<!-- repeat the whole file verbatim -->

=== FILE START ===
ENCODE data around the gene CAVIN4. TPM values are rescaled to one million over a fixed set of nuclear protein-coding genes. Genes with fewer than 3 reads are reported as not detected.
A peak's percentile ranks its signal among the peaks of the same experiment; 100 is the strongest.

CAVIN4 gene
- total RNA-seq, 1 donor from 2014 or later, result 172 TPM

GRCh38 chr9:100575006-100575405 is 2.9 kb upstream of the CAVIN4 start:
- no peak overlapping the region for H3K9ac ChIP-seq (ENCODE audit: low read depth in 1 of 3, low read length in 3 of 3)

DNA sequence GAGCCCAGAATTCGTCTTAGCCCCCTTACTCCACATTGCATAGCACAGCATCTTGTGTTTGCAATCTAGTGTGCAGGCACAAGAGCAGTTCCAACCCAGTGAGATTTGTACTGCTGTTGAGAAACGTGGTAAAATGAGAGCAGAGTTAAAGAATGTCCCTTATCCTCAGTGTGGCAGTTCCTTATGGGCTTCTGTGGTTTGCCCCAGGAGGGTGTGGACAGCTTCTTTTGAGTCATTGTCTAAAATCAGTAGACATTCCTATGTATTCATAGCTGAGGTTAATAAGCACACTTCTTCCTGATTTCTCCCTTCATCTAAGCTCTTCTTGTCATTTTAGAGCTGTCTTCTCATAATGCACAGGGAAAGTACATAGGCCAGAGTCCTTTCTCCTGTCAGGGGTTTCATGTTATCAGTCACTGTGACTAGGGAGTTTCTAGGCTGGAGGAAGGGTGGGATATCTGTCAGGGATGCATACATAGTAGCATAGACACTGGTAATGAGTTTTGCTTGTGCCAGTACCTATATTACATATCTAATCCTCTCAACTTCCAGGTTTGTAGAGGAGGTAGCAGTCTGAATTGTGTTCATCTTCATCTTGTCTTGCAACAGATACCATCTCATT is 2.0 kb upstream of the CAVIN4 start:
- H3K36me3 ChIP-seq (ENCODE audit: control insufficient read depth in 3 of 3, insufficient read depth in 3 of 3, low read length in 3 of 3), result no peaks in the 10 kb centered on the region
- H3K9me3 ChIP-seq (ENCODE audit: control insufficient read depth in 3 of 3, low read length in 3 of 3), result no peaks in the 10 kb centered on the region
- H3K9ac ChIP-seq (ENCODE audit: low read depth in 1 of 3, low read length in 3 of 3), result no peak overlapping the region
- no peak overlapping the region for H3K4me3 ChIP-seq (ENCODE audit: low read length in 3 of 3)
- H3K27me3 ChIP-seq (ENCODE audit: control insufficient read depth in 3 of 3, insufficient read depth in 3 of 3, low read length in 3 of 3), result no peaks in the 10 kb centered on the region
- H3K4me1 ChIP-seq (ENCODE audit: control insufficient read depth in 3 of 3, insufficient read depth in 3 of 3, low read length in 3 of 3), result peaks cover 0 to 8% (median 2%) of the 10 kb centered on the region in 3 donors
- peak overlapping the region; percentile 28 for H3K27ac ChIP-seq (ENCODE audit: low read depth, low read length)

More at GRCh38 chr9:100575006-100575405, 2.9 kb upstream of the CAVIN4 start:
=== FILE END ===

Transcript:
ENCODE data around the gene CAVIN4. TPM values are rescaled to one million over a fixed set of nuclear protein-coding genes. Genes with fewer than 3 reads are reported as not detected.
A peak's percentile ranks its signal among the peaks of the same experiment; 100 is the strongest.

CAVIN4 gene
- total RNA-seq, 1 donor from 2014 or later, result 172 TPM

GRCh38 chr9:100575006-100575405 is 2.9 kb upstream of the CAVIN4 start:
- no peak overlapping the region for H3K9ac ChIP-seq (ENCODE audit: low read depth in 1 of 3, low read length in 3 of 3)

DNA sequence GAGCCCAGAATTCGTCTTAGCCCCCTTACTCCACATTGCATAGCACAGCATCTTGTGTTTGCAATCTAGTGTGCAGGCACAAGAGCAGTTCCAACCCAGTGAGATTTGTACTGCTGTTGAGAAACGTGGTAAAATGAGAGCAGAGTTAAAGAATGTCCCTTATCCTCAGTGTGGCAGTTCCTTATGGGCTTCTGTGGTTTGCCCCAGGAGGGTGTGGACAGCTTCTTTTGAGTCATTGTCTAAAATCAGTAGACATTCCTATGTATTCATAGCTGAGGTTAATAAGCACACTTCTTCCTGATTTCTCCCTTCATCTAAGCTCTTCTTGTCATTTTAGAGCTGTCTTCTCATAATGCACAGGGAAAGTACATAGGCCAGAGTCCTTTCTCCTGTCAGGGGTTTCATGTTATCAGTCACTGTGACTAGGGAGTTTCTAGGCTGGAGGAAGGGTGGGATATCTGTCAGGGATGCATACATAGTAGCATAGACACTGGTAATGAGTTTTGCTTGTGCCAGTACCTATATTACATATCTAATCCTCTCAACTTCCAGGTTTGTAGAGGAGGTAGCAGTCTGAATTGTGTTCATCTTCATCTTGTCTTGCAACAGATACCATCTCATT is 2.0 kb upstream of the CAVIN4 start:
- H3K36me3 ChIP-seq (ENCODE audit: control insufficient read depth in 3 of 3, insufficient read depth in 3 of 3, low read length in 3 of 3), result no peaks in the 10 kb centered on the region
- H3K9me3 ChIP-seq (ENCODE audit: control insufficient read depth in 3 of 3, low read length in 3 of 3), result no peaks in the 10 kb centered on the region
- H3K9ac ChIP-seq (ENCODE audit: low read depth in 1 of 3, low read length in 3 of 3), result no peak overlapping the region
- no peak overlapping the region for H3K4me3 ChIP-seq (ENCODE audit: low read length in 3 of 3)
- H3K27me3 ChIP-seq (ENCODE audit: control insufficient read depth in 3 of 3, insufficient read depth in 3 of 3, low read length in 3 of 3), result no peaks in the 10 kb centered on the region
- H3K4me1 ChIP-seq (ENCODE audit: control insufficient read depth in 3 of 3, insufficient read depth in 3 of 3, low read length in 3 of 3), result peaks cover 0 to 8% (median 2%) of the 10 kb centered on the region in 3 donors
- peak overlapping the region; percentile 28 for H3K27ac ChIP-seq (ENCODE audit: low read depth, low read length)

More at GRCh38 chr9:100575006-100575405, 2.9 kb upstream of the CAVIN4 start: